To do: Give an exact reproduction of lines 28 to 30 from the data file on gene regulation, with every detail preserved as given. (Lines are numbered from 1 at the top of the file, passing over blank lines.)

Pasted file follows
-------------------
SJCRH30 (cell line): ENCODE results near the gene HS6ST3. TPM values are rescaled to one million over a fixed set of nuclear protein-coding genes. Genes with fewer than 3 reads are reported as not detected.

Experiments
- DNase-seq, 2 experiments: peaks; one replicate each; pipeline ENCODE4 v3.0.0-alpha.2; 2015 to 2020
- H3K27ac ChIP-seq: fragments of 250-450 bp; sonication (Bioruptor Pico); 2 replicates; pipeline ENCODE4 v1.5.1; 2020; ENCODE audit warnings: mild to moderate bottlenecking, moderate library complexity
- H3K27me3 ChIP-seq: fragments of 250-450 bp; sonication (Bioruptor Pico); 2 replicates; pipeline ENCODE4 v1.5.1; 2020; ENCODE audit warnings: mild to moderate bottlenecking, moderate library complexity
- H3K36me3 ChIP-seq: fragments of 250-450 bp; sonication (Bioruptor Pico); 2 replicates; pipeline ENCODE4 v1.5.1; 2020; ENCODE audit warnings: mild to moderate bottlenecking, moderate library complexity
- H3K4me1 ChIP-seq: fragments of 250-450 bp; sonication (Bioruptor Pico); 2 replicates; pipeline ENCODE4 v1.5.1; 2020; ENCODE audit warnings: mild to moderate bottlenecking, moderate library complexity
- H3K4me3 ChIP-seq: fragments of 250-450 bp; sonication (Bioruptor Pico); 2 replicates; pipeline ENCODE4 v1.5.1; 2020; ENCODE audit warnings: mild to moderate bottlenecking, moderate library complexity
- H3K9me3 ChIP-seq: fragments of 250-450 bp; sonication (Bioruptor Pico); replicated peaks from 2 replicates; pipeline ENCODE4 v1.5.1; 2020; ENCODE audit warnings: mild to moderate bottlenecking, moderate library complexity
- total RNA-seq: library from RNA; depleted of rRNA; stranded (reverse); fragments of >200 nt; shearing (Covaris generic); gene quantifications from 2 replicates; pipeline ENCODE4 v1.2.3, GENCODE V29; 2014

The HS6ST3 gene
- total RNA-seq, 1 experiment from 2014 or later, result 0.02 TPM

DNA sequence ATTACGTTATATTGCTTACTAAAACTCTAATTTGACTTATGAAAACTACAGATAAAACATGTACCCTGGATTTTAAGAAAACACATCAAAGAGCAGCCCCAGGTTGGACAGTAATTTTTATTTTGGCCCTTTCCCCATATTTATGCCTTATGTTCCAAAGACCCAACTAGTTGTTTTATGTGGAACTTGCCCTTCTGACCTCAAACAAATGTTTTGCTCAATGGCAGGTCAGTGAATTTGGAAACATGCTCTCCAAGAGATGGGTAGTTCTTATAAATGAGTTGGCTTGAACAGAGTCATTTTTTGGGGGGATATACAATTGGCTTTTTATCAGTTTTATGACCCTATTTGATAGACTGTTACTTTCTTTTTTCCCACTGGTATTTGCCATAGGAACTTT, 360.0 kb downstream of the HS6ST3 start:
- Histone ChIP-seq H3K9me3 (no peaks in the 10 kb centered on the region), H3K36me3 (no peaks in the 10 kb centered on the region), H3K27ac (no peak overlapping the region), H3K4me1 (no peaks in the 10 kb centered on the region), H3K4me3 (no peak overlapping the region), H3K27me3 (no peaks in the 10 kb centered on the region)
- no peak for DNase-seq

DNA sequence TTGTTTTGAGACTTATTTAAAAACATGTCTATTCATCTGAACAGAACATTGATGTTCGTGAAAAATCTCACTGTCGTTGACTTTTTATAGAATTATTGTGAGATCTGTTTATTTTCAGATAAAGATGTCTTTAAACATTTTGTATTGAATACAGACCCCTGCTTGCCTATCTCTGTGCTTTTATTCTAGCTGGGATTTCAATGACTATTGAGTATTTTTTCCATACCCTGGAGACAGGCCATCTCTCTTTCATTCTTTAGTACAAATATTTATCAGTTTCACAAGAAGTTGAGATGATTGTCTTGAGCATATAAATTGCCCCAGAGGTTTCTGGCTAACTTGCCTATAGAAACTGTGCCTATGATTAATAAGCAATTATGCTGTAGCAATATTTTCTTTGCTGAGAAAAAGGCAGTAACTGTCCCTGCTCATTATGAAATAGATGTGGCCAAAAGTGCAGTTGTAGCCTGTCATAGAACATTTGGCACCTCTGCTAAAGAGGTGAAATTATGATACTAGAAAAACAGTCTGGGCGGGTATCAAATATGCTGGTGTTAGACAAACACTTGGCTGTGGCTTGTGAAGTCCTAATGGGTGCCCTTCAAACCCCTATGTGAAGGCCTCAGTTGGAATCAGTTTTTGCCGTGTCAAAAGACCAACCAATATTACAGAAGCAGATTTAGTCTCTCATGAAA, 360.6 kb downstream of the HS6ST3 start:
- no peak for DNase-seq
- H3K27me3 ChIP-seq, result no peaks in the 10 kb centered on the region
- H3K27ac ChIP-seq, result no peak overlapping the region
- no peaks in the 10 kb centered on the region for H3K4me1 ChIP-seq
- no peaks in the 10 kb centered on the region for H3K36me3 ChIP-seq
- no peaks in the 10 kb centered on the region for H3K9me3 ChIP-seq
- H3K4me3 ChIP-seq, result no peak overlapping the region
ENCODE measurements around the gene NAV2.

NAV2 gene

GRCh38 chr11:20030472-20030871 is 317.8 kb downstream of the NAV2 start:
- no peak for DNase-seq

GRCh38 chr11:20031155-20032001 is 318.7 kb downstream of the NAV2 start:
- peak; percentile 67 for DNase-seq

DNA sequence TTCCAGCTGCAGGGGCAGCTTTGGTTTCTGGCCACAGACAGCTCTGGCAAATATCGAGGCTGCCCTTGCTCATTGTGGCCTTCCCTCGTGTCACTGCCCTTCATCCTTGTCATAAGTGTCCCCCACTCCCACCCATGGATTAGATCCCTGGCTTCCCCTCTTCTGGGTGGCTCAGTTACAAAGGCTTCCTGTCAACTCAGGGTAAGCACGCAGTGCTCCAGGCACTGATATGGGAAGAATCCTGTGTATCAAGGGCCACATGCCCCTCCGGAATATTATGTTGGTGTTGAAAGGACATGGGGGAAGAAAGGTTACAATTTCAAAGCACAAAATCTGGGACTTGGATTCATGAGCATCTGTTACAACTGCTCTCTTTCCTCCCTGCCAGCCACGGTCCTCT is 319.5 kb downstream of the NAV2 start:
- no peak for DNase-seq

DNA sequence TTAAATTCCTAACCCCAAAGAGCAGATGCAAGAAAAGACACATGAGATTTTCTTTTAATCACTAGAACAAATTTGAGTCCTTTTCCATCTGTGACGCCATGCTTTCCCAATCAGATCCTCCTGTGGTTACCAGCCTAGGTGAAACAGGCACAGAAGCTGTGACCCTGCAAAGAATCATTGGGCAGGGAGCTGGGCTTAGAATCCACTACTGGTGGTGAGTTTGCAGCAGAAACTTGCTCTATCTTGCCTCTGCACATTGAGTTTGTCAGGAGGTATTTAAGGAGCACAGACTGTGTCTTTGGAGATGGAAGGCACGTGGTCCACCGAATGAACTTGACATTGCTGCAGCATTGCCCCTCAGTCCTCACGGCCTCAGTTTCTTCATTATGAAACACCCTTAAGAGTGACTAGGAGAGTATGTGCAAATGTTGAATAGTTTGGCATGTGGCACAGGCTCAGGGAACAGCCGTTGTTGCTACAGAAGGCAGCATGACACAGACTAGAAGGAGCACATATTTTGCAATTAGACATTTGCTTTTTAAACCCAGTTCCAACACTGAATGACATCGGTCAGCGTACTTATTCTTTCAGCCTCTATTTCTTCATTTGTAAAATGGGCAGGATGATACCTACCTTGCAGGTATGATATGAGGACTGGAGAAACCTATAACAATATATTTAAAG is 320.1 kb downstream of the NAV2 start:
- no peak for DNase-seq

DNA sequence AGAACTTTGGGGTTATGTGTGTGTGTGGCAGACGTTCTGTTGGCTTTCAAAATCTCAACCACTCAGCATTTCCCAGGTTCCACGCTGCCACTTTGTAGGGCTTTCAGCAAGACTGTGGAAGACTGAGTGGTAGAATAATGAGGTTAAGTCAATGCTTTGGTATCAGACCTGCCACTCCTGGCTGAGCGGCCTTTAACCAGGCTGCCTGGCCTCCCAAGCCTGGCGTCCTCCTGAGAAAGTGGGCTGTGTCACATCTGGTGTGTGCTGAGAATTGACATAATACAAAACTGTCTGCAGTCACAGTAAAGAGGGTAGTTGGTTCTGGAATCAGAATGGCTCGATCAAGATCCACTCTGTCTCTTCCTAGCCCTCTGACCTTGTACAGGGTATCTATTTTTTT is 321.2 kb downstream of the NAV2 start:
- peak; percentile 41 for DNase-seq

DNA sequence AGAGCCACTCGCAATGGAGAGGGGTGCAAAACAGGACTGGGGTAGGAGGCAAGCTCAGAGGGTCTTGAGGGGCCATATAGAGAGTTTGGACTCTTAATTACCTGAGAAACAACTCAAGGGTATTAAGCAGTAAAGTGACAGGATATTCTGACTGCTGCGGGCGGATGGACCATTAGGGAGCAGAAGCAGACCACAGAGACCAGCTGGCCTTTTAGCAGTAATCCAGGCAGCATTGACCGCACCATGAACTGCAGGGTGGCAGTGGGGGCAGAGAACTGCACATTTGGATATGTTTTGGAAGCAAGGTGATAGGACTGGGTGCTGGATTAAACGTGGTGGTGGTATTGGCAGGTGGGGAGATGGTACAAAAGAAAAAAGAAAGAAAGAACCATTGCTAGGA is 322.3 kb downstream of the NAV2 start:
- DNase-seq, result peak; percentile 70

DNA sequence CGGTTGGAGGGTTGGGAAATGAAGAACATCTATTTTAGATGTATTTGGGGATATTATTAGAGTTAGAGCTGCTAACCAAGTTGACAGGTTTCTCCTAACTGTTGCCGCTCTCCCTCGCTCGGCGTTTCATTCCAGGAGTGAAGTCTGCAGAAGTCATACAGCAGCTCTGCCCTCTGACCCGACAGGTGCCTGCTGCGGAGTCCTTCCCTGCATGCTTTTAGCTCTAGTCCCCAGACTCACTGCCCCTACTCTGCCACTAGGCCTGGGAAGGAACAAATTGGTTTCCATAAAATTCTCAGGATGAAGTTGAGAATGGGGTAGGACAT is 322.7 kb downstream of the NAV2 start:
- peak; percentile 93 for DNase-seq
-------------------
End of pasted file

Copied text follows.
GRCh38 chr11:20031155-20032001 is 318.7 kb downstream of the NAV2 start:
- peak; percentile 67 for DNase-seq

DNA sequence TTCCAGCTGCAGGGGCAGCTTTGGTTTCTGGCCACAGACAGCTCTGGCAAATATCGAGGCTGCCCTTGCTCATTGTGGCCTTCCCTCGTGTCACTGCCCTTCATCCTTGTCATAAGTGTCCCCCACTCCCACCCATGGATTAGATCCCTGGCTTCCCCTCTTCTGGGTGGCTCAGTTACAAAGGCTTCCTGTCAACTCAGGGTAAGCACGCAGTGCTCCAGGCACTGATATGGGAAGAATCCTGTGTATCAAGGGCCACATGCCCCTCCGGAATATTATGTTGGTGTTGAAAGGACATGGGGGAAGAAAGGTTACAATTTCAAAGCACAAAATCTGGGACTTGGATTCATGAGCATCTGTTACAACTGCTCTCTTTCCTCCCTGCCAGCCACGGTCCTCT is 319.5 kb downstream of the NAV2 start: